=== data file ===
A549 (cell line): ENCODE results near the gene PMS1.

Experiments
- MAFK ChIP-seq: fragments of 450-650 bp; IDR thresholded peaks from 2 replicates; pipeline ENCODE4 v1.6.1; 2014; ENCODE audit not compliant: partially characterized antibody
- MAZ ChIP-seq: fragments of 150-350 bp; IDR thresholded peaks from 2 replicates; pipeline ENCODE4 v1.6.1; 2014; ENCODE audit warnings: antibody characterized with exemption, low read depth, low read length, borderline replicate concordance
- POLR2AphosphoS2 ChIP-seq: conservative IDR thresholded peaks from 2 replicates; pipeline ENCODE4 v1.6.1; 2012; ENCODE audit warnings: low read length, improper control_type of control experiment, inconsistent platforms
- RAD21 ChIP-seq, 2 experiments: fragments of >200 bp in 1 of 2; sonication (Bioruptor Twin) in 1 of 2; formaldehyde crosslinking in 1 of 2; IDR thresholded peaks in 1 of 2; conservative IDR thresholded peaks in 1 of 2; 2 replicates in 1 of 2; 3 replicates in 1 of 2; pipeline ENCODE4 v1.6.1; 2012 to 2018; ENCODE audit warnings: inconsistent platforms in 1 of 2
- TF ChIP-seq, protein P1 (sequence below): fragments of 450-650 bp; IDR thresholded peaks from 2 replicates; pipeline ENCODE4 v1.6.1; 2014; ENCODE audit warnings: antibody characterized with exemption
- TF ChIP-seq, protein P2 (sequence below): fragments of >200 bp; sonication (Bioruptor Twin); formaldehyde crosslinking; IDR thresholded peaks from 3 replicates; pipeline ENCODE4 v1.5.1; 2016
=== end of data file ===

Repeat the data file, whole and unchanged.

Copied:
A549 (cell line): ENCODE results near the gene PMS1.

Experiments
- MAFK ChIP-seq: fragments of 450-650 bp; IDR thresholded peaks from 2 replicates; pipeline ENCODE4 v1.6.1; 2014; ENCODE audit not compliant: partially characterized antibody
- MAZ ChIP-seq: fragments of 150-350 bp; IDR thresholded peaks from 2 replicates; pipeline ENCODE4 v1.6.1; 2014; ENCODE audit warnings: antibody characterized with exemption, low read depth, low read length, borderline replicate concordance
- POLR2AphosphoS2 ChIP-seq: conservative IDR thresholded peaks from 2 replicates; pipeline ENCODE4 v1.6.1; 2012; ENCODE audit warnings: low read length, improper control_type of control experiment, inconsistent platforms
- RAD21 ChIP-seq, 2 experiments: fragments of >200 bp in 1 of 2; sonication (Bioruptor Twin) in 1 of 2; formaldehyde crosslinking in 1 of 2; IDR thresholded peaks in 1 of 2; conservative IDR thresholded peaks in 1 of 2; 2 replicates in 1 of 2; 3 replicates in 1 of 2; pipeline ENCODE4 v1.6.1; 2012 to 2018; ENCODE audit warnings: inconsistent platforms in 1 of 2
- TF ChIP-seq, protein P1 (sequence below): fragments of 450-650 bp; IDR thresholded peaks from 2 replicates; pipeline ENCODE4 v1.6.1; 2014; ENCODE audit warnings: antibody characterized with exemption
- TF ChIP-seq, protein P2 (sequence below): fragments of >200 bp; sonication (Bioruptor Twin); formaldehyde crosslinking; IDR thresholded peaks from 3 replicates; pipeline ENCODE4 v1.5.1; 2016